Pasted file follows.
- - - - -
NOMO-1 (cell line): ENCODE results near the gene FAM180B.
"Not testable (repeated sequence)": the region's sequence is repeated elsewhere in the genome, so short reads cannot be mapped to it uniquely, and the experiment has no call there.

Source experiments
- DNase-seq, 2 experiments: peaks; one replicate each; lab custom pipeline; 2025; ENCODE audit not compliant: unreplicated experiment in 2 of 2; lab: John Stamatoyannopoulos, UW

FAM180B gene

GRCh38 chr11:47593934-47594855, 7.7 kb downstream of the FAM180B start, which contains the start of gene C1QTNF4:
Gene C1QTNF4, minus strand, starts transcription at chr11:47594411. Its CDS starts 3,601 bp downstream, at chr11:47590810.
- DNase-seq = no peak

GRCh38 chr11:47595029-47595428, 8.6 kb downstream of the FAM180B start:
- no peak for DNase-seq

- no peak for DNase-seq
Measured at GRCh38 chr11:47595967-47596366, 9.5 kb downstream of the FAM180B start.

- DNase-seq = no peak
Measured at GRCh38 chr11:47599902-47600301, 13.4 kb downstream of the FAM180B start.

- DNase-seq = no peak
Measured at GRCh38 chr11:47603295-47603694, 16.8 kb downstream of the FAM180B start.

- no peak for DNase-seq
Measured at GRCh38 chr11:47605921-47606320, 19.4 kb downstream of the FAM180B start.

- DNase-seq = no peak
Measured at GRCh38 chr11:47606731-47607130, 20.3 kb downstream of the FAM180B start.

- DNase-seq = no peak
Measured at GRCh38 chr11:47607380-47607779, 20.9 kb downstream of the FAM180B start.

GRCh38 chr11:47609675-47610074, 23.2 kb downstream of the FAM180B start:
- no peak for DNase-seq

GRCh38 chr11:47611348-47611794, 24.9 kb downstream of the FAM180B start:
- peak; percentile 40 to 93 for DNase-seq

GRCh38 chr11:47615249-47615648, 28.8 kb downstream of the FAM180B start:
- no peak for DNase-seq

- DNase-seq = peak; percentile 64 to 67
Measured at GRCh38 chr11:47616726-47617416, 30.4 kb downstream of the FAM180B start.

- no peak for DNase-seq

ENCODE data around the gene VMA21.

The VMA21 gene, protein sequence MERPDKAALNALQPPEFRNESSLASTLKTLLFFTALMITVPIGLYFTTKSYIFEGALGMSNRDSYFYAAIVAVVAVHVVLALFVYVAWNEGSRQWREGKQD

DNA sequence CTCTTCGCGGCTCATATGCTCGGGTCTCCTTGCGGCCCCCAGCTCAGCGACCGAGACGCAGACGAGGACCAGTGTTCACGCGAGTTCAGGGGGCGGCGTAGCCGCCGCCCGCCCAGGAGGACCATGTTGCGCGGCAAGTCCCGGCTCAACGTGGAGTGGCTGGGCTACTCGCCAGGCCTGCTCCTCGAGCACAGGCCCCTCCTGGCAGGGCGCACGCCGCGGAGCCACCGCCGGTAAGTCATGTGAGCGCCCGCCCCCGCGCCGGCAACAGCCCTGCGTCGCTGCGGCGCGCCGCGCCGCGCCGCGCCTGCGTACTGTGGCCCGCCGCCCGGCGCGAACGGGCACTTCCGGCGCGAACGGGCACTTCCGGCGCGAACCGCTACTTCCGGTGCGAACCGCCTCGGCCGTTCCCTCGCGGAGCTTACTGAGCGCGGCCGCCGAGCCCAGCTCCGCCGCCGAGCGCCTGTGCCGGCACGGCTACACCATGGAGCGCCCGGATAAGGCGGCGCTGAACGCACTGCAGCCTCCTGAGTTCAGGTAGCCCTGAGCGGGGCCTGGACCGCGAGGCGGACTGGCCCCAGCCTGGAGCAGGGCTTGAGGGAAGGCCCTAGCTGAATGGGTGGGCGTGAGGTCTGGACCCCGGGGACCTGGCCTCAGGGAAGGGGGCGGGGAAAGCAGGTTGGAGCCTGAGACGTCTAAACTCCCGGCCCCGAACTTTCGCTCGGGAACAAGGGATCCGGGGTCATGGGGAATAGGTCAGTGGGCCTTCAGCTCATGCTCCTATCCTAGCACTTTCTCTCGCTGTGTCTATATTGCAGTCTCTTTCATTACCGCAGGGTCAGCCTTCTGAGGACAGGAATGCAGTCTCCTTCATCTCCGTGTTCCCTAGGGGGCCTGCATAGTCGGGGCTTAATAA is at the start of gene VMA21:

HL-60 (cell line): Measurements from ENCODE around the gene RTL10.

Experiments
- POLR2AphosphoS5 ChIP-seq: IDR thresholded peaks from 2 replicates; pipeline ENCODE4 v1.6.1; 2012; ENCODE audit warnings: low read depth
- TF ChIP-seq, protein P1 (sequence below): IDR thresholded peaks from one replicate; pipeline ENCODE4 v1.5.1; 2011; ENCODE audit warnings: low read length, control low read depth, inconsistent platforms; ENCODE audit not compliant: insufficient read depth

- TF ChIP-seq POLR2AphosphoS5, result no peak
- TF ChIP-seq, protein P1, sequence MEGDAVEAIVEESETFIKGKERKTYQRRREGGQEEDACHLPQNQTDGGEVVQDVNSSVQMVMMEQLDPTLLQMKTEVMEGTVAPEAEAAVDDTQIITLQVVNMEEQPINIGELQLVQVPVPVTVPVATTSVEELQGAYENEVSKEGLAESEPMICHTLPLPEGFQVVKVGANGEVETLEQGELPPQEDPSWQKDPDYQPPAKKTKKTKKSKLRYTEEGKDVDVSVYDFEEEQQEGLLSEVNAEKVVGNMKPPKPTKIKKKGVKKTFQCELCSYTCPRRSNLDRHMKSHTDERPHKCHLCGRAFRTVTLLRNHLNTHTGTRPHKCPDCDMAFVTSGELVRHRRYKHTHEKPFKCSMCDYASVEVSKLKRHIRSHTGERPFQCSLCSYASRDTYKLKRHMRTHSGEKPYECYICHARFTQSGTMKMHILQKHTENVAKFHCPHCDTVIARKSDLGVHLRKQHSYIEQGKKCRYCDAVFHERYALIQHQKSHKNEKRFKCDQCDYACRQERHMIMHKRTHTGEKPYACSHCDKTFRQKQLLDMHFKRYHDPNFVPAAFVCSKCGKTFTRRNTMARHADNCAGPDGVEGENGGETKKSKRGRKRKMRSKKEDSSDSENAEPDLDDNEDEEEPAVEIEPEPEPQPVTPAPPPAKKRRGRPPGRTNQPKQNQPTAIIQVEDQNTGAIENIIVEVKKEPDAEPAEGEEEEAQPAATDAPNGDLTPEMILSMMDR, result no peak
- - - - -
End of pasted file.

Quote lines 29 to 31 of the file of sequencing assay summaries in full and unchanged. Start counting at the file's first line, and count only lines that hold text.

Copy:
- DNase-seq = peak; percentile 64 to 67
Measured at GRCh38 chr11:47616726-47617416, 30.4 kb downstream of the FAM180B start.

- no peak for DNase-seq